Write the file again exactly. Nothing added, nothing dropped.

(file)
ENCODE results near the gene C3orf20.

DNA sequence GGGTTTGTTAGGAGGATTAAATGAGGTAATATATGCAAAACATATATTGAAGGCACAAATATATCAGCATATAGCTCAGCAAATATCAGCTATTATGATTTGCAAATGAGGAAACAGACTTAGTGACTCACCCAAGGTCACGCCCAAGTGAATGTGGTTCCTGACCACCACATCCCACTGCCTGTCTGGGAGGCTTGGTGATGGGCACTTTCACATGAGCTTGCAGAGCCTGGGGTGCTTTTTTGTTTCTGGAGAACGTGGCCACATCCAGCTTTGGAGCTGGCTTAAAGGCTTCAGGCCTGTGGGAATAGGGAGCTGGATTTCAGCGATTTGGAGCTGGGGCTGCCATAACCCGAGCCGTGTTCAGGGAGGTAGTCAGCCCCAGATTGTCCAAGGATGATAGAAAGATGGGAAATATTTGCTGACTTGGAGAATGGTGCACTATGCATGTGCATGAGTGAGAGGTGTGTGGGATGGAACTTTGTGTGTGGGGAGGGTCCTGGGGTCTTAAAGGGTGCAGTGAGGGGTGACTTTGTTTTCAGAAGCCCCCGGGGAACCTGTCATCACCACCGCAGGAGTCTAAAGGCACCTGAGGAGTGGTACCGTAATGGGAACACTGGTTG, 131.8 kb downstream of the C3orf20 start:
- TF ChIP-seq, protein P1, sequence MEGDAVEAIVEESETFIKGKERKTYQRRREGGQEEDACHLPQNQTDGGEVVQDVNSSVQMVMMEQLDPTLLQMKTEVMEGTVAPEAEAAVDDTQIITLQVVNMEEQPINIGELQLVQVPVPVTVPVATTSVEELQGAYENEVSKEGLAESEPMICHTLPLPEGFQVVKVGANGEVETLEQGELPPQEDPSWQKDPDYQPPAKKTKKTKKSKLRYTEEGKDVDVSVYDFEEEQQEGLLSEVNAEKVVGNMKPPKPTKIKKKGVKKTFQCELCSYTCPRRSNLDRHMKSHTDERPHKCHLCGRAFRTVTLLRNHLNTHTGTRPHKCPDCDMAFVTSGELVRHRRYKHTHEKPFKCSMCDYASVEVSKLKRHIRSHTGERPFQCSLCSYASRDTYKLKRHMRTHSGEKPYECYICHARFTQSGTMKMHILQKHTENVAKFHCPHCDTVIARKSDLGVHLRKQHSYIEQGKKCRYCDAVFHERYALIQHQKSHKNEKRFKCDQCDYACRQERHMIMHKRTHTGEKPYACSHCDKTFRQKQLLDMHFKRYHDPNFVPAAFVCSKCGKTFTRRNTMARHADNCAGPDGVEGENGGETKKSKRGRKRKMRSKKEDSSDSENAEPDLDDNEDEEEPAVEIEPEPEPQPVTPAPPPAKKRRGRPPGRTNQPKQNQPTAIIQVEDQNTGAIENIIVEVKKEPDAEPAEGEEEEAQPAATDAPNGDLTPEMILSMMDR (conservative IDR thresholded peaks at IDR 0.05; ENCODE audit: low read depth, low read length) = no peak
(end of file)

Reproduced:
ENCODE results near the gene C3orf20.

DNA sequence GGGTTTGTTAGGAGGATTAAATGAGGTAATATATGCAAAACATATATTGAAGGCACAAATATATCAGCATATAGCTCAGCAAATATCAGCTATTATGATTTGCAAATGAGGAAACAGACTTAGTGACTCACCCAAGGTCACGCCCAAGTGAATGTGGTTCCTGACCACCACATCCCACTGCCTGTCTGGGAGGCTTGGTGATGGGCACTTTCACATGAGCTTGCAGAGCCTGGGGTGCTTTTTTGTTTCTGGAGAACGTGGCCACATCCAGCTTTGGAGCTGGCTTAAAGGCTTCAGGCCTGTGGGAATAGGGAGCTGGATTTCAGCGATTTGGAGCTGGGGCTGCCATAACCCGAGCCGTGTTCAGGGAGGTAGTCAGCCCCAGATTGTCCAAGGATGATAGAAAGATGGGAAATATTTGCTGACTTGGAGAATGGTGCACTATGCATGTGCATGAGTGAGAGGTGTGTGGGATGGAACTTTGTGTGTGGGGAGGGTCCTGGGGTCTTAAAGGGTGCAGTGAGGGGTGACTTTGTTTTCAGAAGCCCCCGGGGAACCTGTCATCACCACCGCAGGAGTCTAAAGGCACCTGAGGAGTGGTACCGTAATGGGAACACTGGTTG, 131.8 kb downstream of the C3orf20 start:
- TF ChIP-seq, protein P1, sequence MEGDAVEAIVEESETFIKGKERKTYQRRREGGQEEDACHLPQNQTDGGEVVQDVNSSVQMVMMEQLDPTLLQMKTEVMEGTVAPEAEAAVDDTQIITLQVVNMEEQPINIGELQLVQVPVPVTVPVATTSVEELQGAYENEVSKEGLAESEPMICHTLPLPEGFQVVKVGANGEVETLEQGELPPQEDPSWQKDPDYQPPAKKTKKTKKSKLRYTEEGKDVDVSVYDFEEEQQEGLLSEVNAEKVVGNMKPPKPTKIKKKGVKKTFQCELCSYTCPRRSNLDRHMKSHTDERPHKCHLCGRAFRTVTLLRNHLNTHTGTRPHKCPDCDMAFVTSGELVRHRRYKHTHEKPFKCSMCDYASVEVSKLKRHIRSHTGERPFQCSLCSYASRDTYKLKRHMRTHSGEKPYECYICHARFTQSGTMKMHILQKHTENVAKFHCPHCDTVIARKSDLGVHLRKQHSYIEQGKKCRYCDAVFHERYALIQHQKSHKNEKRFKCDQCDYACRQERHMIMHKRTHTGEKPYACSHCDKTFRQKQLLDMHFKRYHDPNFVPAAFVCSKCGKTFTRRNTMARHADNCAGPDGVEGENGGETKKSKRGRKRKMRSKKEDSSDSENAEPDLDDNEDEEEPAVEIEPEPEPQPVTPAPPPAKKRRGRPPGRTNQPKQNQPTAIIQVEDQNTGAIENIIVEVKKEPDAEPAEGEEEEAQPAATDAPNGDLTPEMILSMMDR (conservative IDR thresholded peaks at IDR 0.05; ENCODE audit: low read depth, low read length) = no peak